Yoakam says "Population Me" did not "come together as a contiguous kind of collection until I started mixing it. It had a moment of confluence for me that seemed that I had conceived it almost as a collection of 10 songs that were somehow meant to be conceptual. And thematic, one to another connected as a theme without being intentional. It just kind of happened by a natural process in a real organic way, which is the best way for it to happen to me."
But Yoakam makes it clear that he does not write autobiographical songs. "I don't journal my life," he says. "I don't (find) it interesting. I know there are writers that do that. It's just not my thing. I'm (writing) from a place (where) I'm not sure what it refers to."
Meaning that Yoakam leaves the songs open for interpretation. If you're looking for lyrics to hit you between the eyes, that's not Yoakam.
As for the title track, Yoakam says, "I guess I was writing more like you'd write prose. I'm writing based on emotional experience in my life, but for that one, not for any specific experience at all."
The most different song on the album is the single and closing track, "Back of My Hand," written by Greg Lee Henry.
The song, which moves along a far slower clip than the other songs, centers on a relationship and whether a couple really knows each other.
Yoakam picked up the song while doing a stint on the recent movie "Hollywood Homicide" with Harrison Ford and Josh Hartnett. He was in a makeup trailer with fellow actor Bruce Greenwood. An actor friend of Greenwood, Henry, came by to pick up a CD that he was recording in Greenwood's home studio. Henry penned all the material.
"After Greg left, Bruce and I had time on our hands. We went out to the car and listened to what they'd been recording. About the fourth or fifth song in, 'The Back of Your Hand' played. I was immediately taken with the song. I said, 'can I hear that again? That's a really good song.' I'm envious of his talent as a songwriter. I listened again. I asked if I could take it to the trailer and listened a couple of more times. One of my managers happened to be there, and I said, 'I think I got to record this.'"
Yoakam may have liked the song just fine, but he did not exactly envision it as a first single either.
"I wasn't thinking about it as a single, a first single," he says. "I mixed 'Late Great Golden State' (the lead-off track from the hand of Mike Stinson) and that song the first few days. I had an acoustic show in Vegas and five days on the bus. I played the mixes that I had. I played "Late Great Golden State' and loved that and "Back of Your Hand" and loved that. I played it back for the fourth or fifth time in a row, and I realized it might be an indication that it had merit as the lead-off single. At first, it wouldn't appear to be that. The more I listened, to that, the more I wanted to hear that."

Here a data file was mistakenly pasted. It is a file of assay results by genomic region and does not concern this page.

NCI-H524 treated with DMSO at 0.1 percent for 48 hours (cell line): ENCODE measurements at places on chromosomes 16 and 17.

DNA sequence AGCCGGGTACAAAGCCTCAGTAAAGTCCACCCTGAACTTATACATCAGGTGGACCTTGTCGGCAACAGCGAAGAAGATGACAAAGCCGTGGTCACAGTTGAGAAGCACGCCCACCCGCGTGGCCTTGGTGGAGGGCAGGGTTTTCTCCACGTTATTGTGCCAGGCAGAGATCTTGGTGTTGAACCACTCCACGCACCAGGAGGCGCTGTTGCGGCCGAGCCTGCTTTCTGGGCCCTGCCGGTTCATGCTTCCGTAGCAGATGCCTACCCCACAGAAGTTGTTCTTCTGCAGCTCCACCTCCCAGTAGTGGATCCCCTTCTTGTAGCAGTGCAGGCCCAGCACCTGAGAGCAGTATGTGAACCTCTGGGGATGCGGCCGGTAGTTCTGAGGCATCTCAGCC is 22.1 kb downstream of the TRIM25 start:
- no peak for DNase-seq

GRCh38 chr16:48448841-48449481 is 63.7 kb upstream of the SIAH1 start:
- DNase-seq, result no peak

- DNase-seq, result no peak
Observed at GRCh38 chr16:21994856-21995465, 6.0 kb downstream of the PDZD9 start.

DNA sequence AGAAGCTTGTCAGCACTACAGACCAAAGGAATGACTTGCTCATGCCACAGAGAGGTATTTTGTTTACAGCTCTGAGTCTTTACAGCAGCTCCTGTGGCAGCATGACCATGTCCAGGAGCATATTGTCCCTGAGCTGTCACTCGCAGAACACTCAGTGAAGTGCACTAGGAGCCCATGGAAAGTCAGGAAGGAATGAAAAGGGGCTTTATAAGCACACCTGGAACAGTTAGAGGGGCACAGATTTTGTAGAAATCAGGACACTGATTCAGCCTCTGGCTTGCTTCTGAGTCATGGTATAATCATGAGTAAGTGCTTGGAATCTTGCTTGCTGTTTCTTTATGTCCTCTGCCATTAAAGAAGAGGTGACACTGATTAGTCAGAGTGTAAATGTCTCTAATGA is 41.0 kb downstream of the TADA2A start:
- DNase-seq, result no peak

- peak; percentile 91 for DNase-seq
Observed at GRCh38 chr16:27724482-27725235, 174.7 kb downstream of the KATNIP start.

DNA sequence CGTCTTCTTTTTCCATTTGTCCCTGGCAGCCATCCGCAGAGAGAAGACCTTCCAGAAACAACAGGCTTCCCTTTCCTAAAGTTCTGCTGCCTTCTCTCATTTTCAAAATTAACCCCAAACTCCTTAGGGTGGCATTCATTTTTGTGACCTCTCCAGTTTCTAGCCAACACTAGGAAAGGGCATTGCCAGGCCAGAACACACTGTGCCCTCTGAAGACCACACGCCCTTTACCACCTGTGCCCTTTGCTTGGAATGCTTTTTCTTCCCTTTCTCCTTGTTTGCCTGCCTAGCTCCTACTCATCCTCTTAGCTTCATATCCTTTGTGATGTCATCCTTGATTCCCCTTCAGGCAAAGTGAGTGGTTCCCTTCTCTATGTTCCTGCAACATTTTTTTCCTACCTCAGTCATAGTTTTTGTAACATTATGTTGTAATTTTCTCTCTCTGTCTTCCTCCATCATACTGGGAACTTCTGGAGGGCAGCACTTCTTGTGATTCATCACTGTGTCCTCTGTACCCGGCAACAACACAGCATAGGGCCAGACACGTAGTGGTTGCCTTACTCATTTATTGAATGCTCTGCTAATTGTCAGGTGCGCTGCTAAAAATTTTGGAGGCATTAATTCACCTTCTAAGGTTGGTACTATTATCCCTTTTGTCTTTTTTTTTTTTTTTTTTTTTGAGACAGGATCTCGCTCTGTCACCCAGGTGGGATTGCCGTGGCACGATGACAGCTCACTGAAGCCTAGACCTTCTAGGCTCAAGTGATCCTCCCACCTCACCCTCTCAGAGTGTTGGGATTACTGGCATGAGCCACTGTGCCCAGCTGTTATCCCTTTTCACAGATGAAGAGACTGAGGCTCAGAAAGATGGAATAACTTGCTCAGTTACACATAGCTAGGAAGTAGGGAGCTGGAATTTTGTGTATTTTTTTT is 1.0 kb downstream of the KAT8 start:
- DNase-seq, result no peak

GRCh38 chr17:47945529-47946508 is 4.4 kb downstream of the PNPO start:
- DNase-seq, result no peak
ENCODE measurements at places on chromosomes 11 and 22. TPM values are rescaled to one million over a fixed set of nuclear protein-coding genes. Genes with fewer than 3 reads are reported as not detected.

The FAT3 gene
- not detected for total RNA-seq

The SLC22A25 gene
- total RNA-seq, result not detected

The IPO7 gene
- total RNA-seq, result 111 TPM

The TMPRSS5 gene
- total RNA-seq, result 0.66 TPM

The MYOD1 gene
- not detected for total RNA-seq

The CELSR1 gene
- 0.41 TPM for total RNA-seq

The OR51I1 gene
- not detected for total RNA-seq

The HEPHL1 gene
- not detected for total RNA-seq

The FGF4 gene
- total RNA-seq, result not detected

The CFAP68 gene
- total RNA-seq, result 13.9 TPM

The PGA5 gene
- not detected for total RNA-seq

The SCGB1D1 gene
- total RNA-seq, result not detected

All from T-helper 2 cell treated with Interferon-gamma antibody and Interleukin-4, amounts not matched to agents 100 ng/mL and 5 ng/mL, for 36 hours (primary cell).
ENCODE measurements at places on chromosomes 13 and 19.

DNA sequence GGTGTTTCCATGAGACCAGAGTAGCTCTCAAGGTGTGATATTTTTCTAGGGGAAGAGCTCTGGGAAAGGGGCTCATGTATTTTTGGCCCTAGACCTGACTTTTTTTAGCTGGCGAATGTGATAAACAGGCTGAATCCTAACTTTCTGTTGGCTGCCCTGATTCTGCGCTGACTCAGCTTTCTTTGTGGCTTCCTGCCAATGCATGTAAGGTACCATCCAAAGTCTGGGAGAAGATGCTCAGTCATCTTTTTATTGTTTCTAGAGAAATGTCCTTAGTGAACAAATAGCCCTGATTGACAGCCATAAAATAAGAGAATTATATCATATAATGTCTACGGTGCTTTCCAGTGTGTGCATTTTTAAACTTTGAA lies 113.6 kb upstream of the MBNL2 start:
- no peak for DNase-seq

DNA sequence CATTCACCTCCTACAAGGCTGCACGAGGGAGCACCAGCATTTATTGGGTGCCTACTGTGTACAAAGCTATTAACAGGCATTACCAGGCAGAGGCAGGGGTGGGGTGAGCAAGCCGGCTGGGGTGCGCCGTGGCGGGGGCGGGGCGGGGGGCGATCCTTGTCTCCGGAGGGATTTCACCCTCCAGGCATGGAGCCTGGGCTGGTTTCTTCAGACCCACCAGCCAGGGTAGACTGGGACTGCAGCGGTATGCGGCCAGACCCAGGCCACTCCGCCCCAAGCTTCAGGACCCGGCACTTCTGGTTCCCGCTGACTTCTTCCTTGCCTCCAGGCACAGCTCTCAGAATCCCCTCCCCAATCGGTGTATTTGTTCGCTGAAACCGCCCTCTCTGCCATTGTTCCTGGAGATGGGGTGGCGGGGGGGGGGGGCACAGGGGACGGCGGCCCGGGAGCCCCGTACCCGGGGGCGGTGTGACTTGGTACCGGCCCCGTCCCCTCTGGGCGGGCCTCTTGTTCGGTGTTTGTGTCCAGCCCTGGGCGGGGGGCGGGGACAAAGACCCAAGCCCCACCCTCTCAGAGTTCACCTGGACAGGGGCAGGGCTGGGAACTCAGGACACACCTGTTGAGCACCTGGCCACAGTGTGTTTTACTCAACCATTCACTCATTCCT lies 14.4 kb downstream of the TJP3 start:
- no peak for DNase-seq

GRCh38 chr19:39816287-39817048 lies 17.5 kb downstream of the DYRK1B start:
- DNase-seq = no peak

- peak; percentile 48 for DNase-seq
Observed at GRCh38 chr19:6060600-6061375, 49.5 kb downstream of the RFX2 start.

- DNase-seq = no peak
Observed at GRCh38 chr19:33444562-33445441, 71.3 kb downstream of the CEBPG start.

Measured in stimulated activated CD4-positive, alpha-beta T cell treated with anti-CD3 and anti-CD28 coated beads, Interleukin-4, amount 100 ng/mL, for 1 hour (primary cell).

Yoakam received praise for the song, particularly from women. Re-search backed up Yoakam. "By that point, it was too late. We had already shot the video anyway."
Yoakam hasn't exactly been one to hold up his finger and figure out which way the wind is blowing. He's pretty much stuck to his guns in putting out his hillbilly, honky tonk music.
Yoakam proved to be musical at an early age, playing guitar by 6 and writing his first song at 10. As a teen, he formed bands laying country, rockabilly and rock.
After a brief stint at nearby Ohio State, Yoakam headed south to Nashville. But the city and Yoakam did not quite mesh, and he went west to Los Angeles. He formed Dwight Yoakam & Kentucky Bourbon hitting the local haunts, but the group did not fare well because they were playing their own music and classics from likes of Hank Williams and Lefty Frizzell.
Yoakam also gained the attention of session musicians like pedal steel player Jay Dee Maness (now a Nashville mainstay) and recorded a 10-song demo in 1981. Yoakam shopped the project to labels without any luck.
The demo led Anderson to Yoakam through a mutual friend. Yoakam sat in one night while Anderson played with a Western swing band in the L.A. area. A few weeks later, Anderson went to Yoakam to learn his songs and play some classics together.
Still getting nowhere on the club scene, the two hatched an idea to re-record Yoakam's songs with Anderson producing. With help from a former Kentucky Bourbon drummer and relatives, they raised the necessary money for the recording.
Timing was on Yoakam's side as well because the Los Angeles scene was picking up with groups like The Long Ryders, Rank + File, Lone Justice, Rosie & The Screamers led by Rosie Flores, and The Knitters, a spin-off group of X, playing about town.
Finally in November 1984, the six-song EP "Guitars, Cadillacs, Etc. Etc." came out on the small Oak Records label with "It Won't Hurt," "I'll Be Gone" and "Miner's Prayer," an ode to his grandfather, among the songs.
Thanks to future Concrete Blonde singer Johnette Napolitano, the EP found its way to reviewers around the country. Yoakam soon was touring with The Blasters.